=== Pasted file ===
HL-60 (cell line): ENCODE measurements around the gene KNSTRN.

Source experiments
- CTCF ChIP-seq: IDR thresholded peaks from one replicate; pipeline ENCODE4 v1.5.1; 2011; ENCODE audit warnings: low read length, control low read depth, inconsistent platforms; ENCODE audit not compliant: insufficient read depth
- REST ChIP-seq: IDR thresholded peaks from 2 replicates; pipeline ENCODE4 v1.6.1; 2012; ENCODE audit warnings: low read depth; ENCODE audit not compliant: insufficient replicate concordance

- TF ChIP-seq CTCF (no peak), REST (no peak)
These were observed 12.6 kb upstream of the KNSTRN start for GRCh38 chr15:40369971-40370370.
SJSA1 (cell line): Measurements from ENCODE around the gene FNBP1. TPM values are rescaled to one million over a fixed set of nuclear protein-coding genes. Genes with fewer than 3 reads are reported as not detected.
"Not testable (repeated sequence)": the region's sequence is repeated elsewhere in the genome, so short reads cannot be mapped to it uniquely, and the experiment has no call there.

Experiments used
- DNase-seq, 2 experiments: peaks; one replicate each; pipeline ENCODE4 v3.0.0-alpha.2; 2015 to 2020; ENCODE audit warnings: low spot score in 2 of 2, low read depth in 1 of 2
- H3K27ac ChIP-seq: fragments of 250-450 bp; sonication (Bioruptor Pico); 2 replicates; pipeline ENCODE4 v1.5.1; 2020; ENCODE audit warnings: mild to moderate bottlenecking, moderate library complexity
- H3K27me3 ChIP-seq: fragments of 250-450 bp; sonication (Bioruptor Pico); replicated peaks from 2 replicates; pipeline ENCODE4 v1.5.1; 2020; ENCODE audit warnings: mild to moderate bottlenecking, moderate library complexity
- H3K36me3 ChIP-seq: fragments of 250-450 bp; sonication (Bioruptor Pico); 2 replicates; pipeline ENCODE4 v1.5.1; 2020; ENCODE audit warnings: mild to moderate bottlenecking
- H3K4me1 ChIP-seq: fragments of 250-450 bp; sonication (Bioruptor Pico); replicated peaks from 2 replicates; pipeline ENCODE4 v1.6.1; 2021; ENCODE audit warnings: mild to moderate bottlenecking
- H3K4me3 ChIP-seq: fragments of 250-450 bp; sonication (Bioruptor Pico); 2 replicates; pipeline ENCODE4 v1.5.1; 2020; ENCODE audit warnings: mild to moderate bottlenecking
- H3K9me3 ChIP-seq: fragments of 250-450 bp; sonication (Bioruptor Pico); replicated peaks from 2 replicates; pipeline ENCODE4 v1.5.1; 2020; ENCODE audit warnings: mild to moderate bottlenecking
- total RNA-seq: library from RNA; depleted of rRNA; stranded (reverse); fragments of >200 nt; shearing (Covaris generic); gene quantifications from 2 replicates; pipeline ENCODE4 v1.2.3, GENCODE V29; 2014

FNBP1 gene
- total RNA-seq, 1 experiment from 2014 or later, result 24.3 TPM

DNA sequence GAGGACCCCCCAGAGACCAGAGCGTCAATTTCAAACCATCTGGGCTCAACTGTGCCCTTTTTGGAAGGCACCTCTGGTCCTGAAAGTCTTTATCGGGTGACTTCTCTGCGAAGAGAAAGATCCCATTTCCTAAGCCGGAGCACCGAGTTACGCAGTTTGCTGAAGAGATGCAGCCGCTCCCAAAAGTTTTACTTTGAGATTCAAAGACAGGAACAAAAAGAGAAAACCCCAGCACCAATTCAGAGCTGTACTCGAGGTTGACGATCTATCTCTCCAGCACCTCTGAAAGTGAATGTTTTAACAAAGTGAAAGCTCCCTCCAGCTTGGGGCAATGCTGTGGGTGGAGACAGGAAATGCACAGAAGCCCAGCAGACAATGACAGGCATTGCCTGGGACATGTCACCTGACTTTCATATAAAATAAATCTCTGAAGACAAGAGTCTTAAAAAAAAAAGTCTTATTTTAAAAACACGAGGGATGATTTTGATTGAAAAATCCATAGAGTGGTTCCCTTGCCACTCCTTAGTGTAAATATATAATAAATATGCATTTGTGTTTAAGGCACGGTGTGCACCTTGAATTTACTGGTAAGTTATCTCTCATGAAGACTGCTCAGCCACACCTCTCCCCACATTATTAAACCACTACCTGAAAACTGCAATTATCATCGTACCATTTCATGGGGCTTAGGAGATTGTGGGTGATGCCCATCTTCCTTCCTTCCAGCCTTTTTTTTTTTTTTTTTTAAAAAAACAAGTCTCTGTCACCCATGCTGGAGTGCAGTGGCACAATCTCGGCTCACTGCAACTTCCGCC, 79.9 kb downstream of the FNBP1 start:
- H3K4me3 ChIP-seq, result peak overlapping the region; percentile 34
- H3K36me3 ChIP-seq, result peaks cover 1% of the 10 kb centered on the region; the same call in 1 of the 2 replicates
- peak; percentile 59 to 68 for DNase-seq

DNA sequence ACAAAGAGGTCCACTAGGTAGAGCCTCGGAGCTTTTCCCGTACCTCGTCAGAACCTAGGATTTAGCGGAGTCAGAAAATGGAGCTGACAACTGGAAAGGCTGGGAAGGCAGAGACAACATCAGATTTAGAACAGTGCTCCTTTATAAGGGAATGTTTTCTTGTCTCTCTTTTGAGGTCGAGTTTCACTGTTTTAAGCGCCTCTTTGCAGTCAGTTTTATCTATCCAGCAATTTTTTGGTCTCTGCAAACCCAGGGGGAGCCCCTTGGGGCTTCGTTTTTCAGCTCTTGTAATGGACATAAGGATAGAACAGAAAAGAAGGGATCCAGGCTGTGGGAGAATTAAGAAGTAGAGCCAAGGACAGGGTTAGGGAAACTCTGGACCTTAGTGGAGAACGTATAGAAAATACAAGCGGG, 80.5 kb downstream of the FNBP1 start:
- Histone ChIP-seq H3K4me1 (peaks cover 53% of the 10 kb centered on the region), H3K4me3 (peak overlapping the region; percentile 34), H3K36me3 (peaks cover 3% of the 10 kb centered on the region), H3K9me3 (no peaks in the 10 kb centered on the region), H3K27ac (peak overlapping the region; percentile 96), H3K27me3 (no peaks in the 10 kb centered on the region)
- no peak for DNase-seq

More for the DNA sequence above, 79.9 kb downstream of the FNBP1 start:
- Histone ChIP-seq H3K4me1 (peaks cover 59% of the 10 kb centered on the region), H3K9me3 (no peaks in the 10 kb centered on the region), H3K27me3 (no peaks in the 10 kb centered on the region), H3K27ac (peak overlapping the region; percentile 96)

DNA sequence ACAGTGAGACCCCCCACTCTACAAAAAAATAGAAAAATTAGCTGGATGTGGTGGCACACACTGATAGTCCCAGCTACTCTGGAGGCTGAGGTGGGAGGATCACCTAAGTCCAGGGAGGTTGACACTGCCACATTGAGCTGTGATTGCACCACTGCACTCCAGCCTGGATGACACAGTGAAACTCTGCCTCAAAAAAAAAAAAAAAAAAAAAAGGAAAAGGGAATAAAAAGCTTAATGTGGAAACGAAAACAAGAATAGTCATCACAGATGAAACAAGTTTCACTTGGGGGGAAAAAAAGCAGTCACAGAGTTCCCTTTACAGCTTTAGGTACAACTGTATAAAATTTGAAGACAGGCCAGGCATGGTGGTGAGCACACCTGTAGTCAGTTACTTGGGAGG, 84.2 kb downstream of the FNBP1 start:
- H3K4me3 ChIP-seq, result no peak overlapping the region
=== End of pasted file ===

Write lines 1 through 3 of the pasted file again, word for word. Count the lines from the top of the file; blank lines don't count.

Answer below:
HL-60 (cell line): ENCODE measurements around the gene KNSTRN.

Source experiments
- CTCF ChIP-seq: IDR thresholded peaks from one replicate; pipeline ENCODE4 v1.5.1; 2011; ENCODE audit warnings: low read length, control low read depth, inconsistent platforms; ENCODE audit not compliant: insufficient read depth